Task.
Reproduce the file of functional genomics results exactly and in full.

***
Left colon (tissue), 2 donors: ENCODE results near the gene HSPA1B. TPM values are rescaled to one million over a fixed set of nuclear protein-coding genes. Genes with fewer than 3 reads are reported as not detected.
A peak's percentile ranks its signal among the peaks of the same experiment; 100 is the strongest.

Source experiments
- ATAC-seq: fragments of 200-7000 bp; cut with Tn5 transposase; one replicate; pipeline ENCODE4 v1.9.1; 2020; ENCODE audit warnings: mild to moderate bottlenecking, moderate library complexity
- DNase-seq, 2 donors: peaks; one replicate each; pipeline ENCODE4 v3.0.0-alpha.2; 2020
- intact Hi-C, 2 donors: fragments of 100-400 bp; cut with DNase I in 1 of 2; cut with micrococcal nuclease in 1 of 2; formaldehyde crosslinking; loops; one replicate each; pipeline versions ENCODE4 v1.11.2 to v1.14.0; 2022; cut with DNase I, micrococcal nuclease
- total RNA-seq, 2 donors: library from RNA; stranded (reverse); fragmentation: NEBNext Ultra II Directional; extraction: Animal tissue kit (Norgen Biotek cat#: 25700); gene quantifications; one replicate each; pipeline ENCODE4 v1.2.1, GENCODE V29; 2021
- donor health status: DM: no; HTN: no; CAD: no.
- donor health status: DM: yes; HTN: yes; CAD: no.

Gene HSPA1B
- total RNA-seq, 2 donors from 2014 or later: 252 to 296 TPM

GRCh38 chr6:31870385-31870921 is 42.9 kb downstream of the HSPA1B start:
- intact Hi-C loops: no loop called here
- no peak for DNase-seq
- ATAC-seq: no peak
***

Left colon (tissue), 2 donors: ENCODE results near the gene HSPA1B. TPM values are rescaled to one million over a fixed set of nuclear protein-coding genes. Genes with fewer than 3 reads are reported as not detected.
A peak's percentile ranks its signal among the peaks of the same experiment; 100 is the strongest.

Source experiments
- ATAC-seq: fragments of 200-7000 bp; cut with Tn5 transposase; one replicate; pipeline ENCODE4 v1.9.1; 2020; ENCODE audit warnings: mild to moderate bottlenecking, moderate library complexity
- DNase-seq, 2 donors: peaks; one replicate each; pipeline ENCODE4 v3.0.0-alpha.2; 2020
- intact Hi-C, 2 donors: fragments of 100-400 bp; cut with DNase I in 1 of 2; cut with micrococcal nuclease in 1 of 2; formaldehyde crosslinking; loops; one replicate each; pipeline versions ENCODE4 v1.11.2 to v1.14.0; 2022; cut with DNase I, micrococcal nuclease
- total RNA-seq, 2 donors: library from RNA; stranded (reverse); fragmentation: NEBNext Ultra II Directional; extraction: Animal tissue kit (Norgen Biotek cat#: 25700); gene quantifications; one replicate each; pipeline ENCODE4 v1.2.1, GENCODE V29; 2021
- donor health status: DM: no; HTN: no; CAD: no.
- donor health status: DM: yes; HTN: yes; CAD: no.

Gene HSPA1B
- total RNA-seq, 2 donors from 2014 or later: 252 to 296 TPM

GRCh38 chr6:31870385-31870921 is 42.9 kb downstream of the HSPA1B start:
- intact Hi-C loops: no loop called here
- no peak for DNase-seq
- ATAC-seq: no peak